Jim Reviews: The Devil’s Cormorant: A Natural History – Richard King

3456459I don’t normally read books with “A Natural History” in the title; for all that I love the natural world and history, I have a hard time getting excited about the life and times of, say, a Western Blue Throated Snow Toad (which I totally made up just now). However, I’ve always liked Cormorants. Until I read this book the only thing I knew about them was that they don’t have the oil on their wings that other diving birds do. As a result they are not waterproof and have to set on a rock with their wings outstretched to dry. It’s like a living metaphor for the workaround: You may not be meant to do something, but there is always a way to do it (you just may have to look like a total prat sitting on a rock with your wings sticking out afterwards). That is a rather long-winded way of explaining why, when I was exploring the vendors at the Massachusetts Library Association meeting last year and wandered into the booth of the New England University Press, I immediately grabbed The Devil’s Cormorant off their display.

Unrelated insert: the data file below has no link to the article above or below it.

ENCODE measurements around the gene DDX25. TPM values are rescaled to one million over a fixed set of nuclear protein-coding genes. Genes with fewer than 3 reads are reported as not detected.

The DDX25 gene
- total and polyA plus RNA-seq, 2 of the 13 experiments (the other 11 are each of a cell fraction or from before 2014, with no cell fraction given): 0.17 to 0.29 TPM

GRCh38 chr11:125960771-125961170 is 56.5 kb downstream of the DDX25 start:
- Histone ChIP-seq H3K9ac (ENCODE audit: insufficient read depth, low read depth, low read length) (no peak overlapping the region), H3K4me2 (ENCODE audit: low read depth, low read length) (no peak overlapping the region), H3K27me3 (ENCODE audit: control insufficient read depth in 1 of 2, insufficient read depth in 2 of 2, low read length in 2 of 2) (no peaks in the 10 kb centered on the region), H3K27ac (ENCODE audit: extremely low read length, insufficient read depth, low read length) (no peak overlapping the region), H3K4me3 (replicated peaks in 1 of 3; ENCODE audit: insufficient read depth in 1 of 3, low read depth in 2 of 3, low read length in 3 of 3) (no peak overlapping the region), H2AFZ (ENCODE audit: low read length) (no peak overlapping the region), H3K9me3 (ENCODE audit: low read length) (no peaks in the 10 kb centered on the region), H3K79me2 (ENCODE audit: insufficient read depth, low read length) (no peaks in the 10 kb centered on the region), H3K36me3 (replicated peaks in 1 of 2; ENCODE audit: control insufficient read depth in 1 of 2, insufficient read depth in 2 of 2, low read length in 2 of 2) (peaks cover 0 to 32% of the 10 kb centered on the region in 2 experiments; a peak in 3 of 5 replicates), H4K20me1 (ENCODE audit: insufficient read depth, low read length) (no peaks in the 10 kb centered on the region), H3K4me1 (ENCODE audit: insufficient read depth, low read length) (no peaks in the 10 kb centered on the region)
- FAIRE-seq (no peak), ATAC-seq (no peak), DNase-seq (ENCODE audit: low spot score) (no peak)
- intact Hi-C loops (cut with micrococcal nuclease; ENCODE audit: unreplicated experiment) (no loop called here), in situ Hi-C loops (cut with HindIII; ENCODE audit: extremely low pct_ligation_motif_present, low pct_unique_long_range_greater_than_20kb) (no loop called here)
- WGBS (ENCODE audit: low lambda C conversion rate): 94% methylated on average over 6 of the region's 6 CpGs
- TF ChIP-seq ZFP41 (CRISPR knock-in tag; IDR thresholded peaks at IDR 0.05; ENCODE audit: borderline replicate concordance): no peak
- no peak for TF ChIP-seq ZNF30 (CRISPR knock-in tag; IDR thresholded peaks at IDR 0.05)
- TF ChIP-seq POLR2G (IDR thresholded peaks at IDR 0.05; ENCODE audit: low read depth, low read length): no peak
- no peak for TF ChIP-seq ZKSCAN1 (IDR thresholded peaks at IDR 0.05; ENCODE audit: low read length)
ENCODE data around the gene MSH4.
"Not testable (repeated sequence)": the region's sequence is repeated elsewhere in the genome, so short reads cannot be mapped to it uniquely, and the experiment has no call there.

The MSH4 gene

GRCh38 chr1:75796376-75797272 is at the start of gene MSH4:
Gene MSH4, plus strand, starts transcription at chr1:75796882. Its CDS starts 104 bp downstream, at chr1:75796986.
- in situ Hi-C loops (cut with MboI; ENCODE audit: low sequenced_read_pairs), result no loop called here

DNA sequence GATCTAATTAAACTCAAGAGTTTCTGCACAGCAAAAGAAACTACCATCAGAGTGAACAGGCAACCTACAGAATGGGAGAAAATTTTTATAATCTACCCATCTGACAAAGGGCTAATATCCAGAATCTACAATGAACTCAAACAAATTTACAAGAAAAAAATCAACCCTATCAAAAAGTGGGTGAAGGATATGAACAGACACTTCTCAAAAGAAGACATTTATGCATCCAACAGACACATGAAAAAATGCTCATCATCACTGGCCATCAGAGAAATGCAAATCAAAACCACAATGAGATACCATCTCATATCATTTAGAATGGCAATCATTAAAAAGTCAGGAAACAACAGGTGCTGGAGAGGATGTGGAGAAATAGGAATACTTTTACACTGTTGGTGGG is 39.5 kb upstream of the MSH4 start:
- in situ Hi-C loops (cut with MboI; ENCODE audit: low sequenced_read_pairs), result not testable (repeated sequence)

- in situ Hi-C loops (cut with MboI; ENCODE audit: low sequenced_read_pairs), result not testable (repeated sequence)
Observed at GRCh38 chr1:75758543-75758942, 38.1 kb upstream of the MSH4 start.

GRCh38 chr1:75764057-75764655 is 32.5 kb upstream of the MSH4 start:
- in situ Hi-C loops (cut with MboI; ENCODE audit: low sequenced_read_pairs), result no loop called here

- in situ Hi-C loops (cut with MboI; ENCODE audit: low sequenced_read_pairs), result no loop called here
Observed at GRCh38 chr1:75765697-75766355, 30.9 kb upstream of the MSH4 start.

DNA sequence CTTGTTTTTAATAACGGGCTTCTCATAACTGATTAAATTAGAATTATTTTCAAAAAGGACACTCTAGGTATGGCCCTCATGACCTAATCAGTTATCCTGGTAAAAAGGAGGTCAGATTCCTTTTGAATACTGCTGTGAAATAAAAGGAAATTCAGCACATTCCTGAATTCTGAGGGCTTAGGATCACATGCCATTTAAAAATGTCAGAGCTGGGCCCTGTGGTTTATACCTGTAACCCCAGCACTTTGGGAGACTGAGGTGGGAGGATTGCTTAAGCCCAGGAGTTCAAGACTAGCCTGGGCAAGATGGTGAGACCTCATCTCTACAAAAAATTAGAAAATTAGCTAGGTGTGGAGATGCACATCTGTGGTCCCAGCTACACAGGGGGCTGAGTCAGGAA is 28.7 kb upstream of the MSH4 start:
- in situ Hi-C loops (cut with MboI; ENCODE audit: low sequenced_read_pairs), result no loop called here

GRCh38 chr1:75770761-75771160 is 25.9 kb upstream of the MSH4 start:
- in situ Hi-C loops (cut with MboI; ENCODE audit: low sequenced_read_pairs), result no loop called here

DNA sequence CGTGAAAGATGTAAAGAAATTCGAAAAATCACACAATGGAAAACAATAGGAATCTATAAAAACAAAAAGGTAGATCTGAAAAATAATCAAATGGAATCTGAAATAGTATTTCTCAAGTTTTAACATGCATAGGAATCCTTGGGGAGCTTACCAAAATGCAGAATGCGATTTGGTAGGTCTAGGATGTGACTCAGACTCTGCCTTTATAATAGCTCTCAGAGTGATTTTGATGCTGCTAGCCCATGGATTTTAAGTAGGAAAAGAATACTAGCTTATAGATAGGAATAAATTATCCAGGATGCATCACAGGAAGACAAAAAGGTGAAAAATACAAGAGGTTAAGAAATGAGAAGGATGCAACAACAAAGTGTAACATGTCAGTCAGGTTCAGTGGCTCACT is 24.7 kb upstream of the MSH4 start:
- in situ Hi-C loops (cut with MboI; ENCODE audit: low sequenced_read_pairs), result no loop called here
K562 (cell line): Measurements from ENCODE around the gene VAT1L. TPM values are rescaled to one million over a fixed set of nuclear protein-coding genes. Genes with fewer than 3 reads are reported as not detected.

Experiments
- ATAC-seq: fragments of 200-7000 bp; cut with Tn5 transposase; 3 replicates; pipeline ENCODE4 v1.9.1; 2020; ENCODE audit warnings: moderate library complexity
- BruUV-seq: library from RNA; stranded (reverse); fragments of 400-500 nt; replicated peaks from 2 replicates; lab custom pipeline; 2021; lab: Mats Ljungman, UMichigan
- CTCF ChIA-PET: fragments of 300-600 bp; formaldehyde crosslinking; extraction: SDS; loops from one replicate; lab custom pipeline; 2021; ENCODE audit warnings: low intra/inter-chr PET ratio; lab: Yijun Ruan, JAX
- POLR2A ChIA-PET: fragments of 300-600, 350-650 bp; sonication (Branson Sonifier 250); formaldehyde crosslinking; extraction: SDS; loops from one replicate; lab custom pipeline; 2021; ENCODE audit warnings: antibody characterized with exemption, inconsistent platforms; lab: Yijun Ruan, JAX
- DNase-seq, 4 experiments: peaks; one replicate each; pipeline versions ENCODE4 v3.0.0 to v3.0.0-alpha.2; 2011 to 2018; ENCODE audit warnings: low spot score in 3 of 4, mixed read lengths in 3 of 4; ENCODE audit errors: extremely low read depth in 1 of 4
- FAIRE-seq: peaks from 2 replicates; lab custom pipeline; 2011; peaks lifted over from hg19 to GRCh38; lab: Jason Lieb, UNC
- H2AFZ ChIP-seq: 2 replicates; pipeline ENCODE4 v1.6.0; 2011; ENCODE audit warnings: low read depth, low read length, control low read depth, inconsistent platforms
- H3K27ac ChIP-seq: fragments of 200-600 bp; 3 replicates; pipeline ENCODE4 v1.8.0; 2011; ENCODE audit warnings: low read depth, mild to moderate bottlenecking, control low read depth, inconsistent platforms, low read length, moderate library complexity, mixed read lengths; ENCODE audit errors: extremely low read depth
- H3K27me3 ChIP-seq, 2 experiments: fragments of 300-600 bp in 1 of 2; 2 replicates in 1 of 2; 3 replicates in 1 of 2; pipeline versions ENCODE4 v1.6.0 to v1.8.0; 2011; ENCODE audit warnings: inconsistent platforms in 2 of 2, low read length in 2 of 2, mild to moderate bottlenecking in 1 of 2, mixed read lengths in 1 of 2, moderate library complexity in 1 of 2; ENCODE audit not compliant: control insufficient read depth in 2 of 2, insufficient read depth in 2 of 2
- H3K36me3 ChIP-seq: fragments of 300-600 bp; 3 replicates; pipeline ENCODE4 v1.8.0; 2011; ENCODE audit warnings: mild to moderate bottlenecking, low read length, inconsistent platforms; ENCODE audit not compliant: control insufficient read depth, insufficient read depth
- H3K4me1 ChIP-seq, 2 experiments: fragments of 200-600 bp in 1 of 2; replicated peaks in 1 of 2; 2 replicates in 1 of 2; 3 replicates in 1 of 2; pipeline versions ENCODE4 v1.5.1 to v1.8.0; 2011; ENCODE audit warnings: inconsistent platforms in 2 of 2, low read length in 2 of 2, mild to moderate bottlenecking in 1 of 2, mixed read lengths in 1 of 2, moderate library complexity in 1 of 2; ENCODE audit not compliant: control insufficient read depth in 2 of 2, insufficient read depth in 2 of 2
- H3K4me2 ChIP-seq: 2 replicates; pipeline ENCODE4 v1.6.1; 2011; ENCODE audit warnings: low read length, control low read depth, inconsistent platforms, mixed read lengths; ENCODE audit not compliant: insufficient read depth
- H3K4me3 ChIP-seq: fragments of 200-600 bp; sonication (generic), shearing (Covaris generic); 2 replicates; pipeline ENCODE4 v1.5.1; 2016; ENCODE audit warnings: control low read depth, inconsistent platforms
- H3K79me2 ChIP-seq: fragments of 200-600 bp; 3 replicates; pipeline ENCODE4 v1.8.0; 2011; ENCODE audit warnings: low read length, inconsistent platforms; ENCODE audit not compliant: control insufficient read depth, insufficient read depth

Truth be told, The Devil’s Cormorant is more than just a natural history. It is the history of the ubiquitous cormorant and mankind’s. The book is organized by month, each month is set in a different cormorant-significant geographic location. He takes you to Japan where they fish with Cormorants; this is done by tying a cord around the Cormorant’s neck so it can’t swallow fish it catches. (Although one of the fishermen points out that if it really wanted to, the cormorant could swallow the fish it’s just they have an understanding with the fishermen.) He visits the flightless cormorants of the Galapagos Islands; talks to sport fishermen on the Great Lakes who want to bomb cormorants out of existence. And no study of cormorants would be complete without a visit to the center of guano mining in the Chincha Islands off the coast of Peru, where the guano is largely produced by Guanay cormorants.

Through all of this, King keeps it a fast paced, personal and engaging narrative. By drawing the world wide connections between man and cormorant, King manages to produce an intriguing narrative of love/hate throughout history.

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